• Work Permits - Provides detailed information on work permits and employment of minors from the State of Maryland's Division of Labor and Industry.

Employment for Justice Involved/Ex-Offenders

Applications

If you are asked about convictions on the application, if possible, write “Will discuss in interview.” Don’t provide a lengthy explanation. Read more about Reentry Resources by County.

Resumes

Consider using a functional resume format, which puts less emphasis on dates and puts the focus on relevant skills and experience instead. Jobs held while incarcerated can be included on the resume by job title. List the employer as the county or the state (i.e. State of Maryland). You can list any training completed in the same way.

Sample Resumes for Criminal Background

Interviews

During an interview, the employer may ask you to explain the criminal charges you indicated on the job application. You may want to bring the topic up yourself so you have the opportunity to explain what happened and ease any concerns they may have.

  1. Be honest about having been convicted of a crime. You do not need to provide a lot of details unless they are asked for.
  2. Take responsibility for the mistake and express that you learned from it. Discuss what you’ve done since the incident.
  3. Summarize your skills, strengths, and experience and remind the employer of the benefits in hiring you, including the Work Opportunities Tax Credit or your eligibility for bonding through the Federal Bonding Program.

Examples:

"While we are discussing my background, there is something you have a right to know. (X number of years ago), I made a serious mistake in judgment and I did something which I regret. I was convicted of a felony based on that mistake and spent (amount of time) incarcerated. I recognize that I made a very poor decision that day and I take full responsibility for my actions. Because of this, I re-evaluated my life and decided I wanted to make a positive change. I took advantage of this time to better myself by taking classes in _____. This training and my prior experience in ____ would be a valuable employee at your company. In addition to getting a dedicated and highly skilled employee, if you hire me I am bondable through the Federal Bonding Program.”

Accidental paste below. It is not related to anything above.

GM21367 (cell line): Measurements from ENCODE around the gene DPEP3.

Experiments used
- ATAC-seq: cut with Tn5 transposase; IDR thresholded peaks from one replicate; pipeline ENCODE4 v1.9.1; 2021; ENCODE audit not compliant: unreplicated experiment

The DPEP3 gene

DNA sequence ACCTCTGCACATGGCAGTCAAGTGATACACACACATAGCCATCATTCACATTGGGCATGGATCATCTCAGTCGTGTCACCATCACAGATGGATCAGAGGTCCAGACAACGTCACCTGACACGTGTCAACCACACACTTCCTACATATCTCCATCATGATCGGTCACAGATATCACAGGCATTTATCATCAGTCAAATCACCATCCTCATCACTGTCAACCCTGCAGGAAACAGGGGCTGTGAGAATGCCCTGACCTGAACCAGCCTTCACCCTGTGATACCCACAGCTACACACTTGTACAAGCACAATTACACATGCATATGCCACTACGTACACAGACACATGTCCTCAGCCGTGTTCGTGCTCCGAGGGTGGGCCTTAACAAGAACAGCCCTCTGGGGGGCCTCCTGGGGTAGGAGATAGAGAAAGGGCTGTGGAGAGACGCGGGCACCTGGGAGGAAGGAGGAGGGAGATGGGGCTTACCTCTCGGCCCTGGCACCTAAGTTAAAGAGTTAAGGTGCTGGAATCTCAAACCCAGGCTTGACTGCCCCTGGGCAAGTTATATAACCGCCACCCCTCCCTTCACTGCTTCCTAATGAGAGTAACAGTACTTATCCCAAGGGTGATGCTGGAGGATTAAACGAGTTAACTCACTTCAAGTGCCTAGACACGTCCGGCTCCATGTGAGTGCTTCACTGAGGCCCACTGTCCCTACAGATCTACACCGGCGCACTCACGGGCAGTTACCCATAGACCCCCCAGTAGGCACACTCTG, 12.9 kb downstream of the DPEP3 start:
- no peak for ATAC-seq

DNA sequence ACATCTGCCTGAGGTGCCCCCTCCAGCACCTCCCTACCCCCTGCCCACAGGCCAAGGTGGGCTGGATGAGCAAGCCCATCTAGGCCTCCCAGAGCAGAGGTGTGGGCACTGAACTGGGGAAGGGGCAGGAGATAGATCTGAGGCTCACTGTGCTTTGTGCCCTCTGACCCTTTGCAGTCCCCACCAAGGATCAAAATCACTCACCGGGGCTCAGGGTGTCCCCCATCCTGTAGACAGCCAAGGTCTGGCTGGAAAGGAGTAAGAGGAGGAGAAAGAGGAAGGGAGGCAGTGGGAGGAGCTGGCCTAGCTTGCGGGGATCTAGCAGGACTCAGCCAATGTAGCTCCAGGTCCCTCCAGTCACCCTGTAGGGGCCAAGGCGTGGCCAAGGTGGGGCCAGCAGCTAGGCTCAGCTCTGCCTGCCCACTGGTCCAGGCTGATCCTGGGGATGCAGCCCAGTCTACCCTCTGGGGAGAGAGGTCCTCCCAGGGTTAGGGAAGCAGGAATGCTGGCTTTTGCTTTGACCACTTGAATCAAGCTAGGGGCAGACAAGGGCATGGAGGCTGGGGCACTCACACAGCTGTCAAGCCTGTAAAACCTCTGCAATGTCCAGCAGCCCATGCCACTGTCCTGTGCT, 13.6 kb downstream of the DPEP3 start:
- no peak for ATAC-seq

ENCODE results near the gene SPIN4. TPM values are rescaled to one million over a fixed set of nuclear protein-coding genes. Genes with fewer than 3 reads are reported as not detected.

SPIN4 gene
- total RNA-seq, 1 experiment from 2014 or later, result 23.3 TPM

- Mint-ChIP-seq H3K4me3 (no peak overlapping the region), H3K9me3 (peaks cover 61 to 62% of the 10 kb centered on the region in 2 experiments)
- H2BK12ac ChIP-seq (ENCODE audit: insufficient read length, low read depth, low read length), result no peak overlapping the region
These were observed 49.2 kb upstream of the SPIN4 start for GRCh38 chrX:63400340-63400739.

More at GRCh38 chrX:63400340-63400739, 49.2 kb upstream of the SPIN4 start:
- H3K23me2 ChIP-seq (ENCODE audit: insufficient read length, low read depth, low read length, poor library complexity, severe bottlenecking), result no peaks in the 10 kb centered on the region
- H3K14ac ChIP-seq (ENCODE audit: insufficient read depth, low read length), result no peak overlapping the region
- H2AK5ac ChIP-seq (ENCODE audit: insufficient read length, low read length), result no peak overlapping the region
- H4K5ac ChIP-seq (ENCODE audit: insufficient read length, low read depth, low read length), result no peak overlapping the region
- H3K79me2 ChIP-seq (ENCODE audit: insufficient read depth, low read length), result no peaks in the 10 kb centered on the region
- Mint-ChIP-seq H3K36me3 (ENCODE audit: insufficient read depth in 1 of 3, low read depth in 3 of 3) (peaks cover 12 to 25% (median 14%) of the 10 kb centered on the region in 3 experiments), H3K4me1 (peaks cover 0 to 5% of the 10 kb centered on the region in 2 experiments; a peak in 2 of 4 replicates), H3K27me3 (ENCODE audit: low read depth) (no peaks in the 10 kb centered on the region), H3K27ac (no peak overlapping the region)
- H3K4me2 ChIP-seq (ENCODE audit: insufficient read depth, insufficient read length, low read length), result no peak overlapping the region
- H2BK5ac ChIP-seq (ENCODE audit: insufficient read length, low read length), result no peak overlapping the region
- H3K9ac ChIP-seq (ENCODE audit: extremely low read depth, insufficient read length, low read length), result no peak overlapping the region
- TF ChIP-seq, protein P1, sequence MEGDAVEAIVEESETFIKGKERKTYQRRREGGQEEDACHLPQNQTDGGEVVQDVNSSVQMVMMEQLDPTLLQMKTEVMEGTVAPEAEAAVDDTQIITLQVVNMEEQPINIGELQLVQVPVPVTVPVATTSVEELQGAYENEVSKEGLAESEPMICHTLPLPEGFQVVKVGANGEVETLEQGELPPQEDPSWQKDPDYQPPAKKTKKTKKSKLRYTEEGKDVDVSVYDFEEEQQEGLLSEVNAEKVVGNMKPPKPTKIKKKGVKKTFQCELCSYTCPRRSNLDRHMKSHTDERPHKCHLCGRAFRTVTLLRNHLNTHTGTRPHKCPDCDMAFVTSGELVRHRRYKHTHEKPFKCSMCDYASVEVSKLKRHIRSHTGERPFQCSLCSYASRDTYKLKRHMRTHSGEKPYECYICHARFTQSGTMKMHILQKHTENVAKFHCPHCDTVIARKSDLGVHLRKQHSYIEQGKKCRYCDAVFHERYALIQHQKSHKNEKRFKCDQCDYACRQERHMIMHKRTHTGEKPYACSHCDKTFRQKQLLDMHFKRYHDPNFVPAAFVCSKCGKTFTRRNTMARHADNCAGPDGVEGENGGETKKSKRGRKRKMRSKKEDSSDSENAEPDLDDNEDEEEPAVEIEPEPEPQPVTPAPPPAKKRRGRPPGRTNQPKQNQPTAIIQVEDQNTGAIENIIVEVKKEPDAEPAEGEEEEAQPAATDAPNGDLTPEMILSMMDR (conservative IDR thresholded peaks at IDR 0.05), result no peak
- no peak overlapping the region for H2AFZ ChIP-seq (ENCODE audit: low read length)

“On the job application, I stated that I had been convicted of a crime, which I said I would explain during the interview. I would like to do that now if it is okay with you. When I was younger, I got mixed up with the wrong crowd and made some mistakes I deeply regret. As a result, I was arrested and sentenced to (years) in prison. However, I used the time to my advantage by completing an air conditioning and heating training program and received my certificate. I’ve researched several air conditioning companies in the area and yours is well respected. I would really like to be a part of your team”

Incentives for Employers

The Work Opportunity Tax Credit is a federal tax credit for employers who hire and retain employees in certain target groups that face significant barriers to employment, including the justice-involved.

The Federal Bonding Program provides fidelity bonding for the first six months of employment for hard-to-place job applicants. Eligible employees receive their bond letter from a local bonding services coordinator at a One-Stop Career Center. The Bonding Services Coordinator for the State of Maryland can be reached at:

Bonding Services Coordinator
1100 North Eutaw Street, Room 616
Baltimore, Maryland 21201
(410) 767-2018
(410) 333-5162 fax

Information sheets from the Department of Labor Licensing and Regulation, Maryland Re-entry Initiative:

Expungement

See if you qualify for expungement at ExpungeMaryland.org.

If you would like to know more, try our Live Chat with a Librarian service, or contact us.